The Zimbabwe Electoral Commission (ZEC) is expected today to issue a statement on reports of alleged rigging in Harare and other parts of the country ahead of the Saturday council and parliamentary by-elections.
Opposition parties have released a video, which has since gone viral on social media, showing an allegedly stuffed ballot box at Mhizha Primary School in Highfield, Harare.
Some election agents claim that they caught an election official “voting” single-handedly and stuffing the polling box.
In a tweet, ZEC said, “The Commission will be issuing a statement shortly pertaining the alleged video circulating on social media of one of polling stations.”
ZEC chairperson Priscilla Chigumba and elections chief Etoile Silaigwana were unreachable as they were not responding to calls on their mobile phones.
The opposition Citizens Coalition for Change has reacted angrily to the alleged rigging underway and also called for investigations over claims that a polling station has been pitched in a bush in Kwekwe, Midlands, at a place said to be a Zanu PF stronghold.
The party has also questioned the setting up of some Command Center for Mutare province.
Party spokesperson, Fadzayi Mahere, said, “Why has the Command/Collation Centre for 15 Mutasa Central been established in Ward 17? Please explain why the command centre for Manicaland is in Masvingo?”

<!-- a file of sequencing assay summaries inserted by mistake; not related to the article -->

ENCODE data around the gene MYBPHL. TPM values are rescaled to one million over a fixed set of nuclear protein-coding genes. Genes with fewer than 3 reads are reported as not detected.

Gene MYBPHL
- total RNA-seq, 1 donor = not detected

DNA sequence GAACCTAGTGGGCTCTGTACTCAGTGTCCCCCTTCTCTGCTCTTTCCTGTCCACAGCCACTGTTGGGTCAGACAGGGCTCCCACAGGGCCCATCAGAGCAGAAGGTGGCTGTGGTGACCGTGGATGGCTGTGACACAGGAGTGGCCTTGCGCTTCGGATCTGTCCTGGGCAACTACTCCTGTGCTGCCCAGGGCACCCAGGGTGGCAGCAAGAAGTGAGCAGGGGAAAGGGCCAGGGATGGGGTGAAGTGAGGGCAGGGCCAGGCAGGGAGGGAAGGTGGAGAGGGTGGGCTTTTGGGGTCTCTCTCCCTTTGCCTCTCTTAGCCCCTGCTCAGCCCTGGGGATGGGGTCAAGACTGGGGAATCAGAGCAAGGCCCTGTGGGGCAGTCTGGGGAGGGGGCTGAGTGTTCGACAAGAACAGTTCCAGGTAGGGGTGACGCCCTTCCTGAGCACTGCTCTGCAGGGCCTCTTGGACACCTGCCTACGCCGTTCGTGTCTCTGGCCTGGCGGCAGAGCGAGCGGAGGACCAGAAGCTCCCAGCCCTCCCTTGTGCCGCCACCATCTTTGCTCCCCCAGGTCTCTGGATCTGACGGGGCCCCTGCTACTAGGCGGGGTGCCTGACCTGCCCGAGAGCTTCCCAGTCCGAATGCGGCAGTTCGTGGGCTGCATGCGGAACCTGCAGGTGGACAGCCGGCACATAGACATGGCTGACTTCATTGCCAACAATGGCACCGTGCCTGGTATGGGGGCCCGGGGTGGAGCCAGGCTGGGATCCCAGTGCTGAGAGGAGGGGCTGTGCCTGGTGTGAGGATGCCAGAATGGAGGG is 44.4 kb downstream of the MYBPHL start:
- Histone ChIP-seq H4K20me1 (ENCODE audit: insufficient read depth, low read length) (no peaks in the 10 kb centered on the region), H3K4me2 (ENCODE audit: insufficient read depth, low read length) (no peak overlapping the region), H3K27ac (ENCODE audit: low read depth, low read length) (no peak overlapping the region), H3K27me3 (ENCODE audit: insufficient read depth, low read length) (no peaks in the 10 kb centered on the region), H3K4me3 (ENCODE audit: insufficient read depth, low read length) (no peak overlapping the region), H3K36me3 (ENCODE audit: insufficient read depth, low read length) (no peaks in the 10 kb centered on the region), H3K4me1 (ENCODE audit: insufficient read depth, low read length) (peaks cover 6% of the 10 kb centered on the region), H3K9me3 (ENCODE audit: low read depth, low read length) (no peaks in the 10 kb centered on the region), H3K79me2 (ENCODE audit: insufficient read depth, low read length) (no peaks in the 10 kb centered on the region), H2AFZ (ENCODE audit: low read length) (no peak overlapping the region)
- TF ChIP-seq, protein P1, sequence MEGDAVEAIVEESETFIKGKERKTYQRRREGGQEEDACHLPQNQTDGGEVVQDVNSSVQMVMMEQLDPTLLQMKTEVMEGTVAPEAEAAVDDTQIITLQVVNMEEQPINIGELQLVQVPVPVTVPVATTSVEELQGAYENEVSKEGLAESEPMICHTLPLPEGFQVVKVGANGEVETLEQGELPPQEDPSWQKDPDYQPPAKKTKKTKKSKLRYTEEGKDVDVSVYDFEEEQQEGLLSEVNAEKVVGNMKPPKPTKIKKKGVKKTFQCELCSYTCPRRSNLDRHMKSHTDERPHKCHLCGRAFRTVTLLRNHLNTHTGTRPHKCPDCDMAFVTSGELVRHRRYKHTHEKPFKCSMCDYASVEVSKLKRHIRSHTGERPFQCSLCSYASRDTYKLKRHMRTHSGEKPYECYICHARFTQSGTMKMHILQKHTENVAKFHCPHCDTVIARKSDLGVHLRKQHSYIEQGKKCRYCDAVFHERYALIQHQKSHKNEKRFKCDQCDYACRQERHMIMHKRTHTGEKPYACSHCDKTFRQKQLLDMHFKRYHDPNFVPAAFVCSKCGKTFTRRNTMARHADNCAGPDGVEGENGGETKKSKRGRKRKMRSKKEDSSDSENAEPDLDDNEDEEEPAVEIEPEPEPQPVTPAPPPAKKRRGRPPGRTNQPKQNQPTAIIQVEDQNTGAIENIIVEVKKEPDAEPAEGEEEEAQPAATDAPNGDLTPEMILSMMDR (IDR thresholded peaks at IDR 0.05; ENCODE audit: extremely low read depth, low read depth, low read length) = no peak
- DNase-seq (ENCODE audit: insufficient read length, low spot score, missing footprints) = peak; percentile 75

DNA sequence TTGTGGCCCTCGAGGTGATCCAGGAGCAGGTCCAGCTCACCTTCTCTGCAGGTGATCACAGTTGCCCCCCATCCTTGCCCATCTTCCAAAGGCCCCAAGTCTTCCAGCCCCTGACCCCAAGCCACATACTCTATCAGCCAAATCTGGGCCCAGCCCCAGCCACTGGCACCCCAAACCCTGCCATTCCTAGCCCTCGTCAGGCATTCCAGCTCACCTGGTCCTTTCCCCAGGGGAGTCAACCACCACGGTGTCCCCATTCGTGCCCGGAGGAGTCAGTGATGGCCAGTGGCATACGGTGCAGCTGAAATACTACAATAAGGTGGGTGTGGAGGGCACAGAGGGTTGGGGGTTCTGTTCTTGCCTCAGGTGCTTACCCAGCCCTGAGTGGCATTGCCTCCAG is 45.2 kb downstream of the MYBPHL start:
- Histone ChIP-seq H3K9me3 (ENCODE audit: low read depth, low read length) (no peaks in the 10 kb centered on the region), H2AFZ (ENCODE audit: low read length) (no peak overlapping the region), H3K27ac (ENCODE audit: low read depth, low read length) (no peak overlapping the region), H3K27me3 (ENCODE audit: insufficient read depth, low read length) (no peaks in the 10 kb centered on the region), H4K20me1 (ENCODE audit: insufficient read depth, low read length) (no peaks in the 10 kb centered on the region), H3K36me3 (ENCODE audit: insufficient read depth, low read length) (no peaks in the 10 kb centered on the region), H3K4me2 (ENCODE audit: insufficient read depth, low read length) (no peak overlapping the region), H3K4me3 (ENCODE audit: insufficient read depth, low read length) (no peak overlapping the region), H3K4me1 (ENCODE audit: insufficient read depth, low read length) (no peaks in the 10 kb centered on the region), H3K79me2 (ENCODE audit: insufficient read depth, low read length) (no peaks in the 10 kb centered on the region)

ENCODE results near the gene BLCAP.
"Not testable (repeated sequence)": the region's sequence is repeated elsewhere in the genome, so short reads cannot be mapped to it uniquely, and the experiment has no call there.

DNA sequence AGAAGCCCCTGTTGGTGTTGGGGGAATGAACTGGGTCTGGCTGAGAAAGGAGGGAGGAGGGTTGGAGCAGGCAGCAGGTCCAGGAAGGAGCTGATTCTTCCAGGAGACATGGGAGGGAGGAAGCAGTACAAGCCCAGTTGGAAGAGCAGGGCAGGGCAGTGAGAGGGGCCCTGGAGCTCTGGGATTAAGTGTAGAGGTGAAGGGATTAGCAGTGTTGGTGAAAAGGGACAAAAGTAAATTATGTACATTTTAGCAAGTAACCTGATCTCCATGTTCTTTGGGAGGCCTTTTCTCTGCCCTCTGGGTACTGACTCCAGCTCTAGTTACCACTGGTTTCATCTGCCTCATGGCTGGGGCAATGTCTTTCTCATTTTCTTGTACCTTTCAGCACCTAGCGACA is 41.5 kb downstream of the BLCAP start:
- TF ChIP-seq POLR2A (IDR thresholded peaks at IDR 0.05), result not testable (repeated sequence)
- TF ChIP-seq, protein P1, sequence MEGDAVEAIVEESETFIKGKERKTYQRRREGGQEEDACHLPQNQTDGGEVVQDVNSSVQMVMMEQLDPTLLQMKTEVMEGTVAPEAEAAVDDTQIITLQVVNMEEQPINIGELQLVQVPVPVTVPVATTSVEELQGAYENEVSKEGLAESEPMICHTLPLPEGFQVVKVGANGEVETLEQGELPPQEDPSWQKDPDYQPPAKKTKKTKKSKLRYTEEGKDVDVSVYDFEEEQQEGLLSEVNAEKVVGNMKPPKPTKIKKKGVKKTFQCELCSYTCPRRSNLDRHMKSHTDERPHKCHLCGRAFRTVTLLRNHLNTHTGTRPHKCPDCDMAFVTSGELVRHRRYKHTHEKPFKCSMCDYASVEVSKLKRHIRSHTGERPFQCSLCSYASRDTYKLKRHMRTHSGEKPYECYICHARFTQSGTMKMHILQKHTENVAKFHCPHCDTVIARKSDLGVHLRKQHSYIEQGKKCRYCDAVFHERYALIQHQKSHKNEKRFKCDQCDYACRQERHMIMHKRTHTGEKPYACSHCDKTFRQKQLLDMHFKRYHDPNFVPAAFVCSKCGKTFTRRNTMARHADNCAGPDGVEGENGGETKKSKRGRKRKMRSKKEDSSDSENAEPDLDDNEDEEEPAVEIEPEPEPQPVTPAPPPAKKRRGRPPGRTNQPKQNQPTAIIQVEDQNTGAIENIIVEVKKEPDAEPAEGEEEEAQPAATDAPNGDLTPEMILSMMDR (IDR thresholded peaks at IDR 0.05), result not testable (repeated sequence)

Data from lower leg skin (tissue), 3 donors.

Meanwhile, ZEC has announced that polling stations have been set up and the voters’ rolls displayed outside polling stations.
In a tweet, ZEC said, “Citizens are encouraged to visit polling stations prior to polling day to check their details.”
At the same time, the Zimbabwe Election Resorce Center (ERC) and Zimbabwe Election Support Network (ZESN) say they will be monitoring the by-elections nationwide.
In a joint statement, ERC and ZESN said they will deploy approximately 400 trained and accredited observers across 28 constituencies to observe the 26 March by-elections.
“ERC and ZESN observers were carefully recruited from local communities following strict criteria and adhering to gender balance. These observers underwent a thorough training program on the conduct of the elections, direction on what to observe, and when to report on election day. Additionally, observers signed a code of conduct acknowledging that they were non-partisan. ZESN and ERC will produce statements, based on the verified reports of observers on the opening and set up of polling places as well as voting, closing and counting procedures.”
During the pre-election period ERC and ZESN reported issues of intimidation, violence, and partisan activities of state and traditional leaders.
“Ahead of the 26 March by-elections, ERC and ZESN call on all key stakeholders, including political parties, security actors, and voters to contribute to respect and uphold the political rights of all individuals which are enshrined in Section 67 of the Constitution including the right to make political choices freely and the right to vote in all elections and to do so in secret on election day. ERC and ZESN recognise the unique contribution that all electoral stakeholders need to make in order for the 26 March by-elections to be successful and therefore urges the security forces to discharge their duties professionally and political parties to refrain from using language that may incite violence.”
They urged ZEC to administer the electoral day process in a manner that further promotes confidence and trust in the electoral process.